Back in the IPv4 days, people simply used broadcast packets check if there are any server available in the network as described in this answer. But in the IPv6 protocol they've dropped broadcast support. There is still multicast support available but how can/should I use it?
With broadcast the client sends a message to everybody on the network and all the servers reply. With multicast you define a multicast group address and all the servers subscribe to it. The client then sends a message to the group, the servers that have subscribed receive it and reply.
Multicast is for when one sender wants to send to a group of receivers, like when a game client wants to send to a (potential) group of servers. Multicast addresses are special addresses where the system knows to treat them differently. The receiver tells the system that it wants to receive messages sent to a particular group, and the sender sends a message to the group address. On a LAN this just works. Across LANs you need multicast routing which isn't implemented on mostnetworks. But broadcast wouldn't work across LANs either.
Using multicast makes sure that only the systems on the network that care about getting the message will receive it.
How you implement this depends on the programming language etc.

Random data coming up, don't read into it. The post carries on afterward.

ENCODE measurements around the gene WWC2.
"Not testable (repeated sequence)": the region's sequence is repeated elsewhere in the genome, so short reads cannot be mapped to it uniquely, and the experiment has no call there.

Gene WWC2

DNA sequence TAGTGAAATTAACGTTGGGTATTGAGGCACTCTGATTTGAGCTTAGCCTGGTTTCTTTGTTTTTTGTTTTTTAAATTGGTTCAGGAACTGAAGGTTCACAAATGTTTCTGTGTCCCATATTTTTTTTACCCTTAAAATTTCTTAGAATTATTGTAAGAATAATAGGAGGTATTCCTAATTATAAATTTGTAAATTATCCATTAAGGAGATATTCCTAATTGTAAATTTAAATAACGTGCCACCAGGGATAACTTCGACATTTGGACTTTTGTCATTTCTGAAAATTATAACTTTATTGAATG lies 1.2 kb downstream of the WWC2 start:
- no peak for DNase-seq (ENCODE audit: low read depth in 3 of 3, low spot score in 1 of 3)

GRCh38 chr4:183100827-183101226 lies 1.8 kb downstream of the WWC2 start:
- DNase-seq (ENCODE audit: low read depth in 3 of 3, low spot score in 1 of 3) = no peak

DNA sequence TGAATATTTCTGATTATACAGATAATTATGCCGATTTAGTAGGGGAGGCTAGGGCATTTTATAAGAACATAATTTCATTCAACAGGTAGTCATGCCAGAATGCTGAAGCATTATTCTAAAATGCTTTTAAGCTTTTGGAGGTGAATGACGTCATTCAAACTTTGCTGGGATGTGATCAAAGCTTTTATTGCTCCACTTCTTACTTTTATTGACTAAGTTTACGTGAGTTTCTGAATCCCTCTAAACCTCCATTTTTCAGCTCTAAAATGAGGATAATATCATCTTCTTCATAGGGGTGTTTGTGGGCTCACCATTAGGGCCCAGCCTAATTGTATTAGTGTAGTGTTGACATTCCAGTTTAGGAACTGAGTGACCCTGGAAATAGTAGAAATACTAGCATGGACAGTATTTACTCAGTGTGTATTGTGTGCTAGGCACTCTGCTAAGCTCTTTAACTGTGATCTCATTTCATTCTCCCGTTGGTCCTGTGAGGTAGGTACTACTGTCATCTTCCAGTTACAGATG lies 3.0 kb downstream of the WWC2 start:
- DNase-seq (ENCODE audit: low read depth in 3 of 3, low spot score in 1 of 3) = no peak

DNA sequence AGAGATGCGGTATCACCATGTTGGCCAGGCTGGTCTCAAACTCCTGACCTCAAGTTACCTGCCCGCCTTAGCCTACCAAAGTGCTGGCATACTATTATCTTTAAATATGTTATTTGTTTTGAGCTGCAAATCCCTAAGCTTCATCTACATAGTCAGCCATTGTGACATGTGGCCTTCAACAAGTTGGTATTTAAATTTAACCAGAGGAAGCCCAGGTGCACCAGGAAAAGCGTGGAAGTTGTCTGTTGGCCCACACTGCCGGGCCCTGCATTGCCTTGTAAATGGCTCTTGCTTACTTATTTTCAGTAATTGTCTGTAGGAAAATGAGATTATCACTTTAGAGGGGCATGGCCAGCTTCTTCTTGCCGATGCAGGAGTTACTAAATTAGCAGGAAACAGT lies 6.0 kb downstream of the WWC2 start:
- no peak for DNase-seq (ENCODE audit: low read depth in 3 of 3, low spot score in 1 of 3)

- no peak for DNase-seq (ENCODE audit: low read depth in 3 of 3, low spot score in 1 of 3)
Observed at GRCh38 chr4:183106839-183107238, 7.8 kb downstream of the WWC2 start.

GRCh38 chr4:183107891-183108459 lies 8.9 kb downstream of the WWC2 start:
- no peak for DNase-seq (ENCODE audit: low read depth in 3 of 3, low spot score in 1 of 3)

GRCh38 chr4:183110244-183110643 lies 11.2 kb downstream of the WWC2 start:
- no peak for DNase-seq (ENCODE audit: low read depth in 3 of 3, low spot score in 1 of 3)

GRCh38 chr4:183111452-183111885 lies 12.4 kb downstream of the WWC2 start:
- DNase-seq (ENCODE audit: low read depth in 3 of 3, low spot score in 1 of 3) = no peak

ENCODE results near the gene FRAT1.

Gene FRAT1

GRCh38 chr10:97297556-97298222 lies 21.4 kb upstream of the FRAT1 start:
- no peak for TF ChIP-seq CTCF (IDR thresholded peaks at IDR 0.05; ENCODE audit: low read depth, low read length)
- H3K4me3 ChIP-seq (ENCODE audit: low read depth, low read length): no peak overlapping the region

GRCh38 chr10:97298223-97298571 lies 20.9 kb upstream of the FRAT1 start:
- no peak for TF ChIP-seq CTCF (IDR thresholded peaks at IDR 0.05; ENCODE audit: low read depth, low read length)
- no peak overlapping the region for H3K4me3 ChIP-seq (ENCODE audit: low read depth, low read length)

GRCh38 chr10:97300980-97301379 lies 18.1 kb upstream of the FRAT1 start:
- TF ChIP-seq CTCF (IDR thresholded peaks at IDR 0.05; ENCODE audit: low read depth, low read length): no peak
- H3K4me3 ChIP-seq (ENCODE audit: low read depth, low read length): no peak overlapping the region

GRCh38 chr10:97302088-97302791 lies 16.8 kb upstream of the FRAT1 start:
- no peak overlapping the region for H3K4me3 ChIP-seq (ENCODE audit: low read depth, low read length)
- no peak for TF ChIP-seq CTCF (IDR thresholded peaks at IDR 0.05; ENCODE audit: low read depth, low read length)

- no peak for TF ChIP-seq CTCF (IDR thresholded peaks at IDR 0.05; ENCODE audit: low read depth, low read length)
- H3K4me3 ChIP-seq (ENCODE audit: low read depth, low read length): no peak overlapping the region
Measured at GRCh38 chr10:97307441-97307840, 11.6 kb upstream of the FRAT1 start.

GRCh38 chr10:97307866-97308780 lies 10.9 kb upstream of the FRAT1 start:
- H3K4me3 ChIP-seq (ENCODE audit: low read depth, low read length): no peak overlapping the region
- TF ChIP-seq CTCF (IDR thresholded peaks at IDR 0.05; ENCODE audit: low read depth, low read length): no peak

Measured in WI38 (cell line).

The structure of an IPv6 multicast address is as follows:
Together this means that you'll use an address starting with
Multicast addresses are assigned by IANA. RFC3307 defines how to do it (the criteria is Expert Review, so it's not necessary to write an RFC on what you are doing or anything like that). In this answer I'll use the multicast address
You don't have to have root access to use multicast. The following Python3.3 examples can be run with a normal user account:
The server (listening on the multicast address):
And the client (sending to the multicast group and listening for the replies):
I used Python 3.3 because older versions don't have
PS: using an existing library or framework for service discovery as suggested in another answer is a good idea. It will use multicast under the hood but save you from having to design and implement your own protocol.
There are protocols for service discovery which modern applications should use instead of broadcast or home-spun multicast solutions, whether you're on IPv4 or IPv6.
There are freely available libraries for both of those APIs for a multiple platforms. The relevant OSes include native support. Linux offers support via semi-standard system components installed by default on most distros.
Note that UPnP can also be used for firewall configuration and hence may be the better choice for games that plan on having Internet play, although you can't rely on or require UPnP firewall control since many users don't have compatible routers or turn the feature off out of paranoia.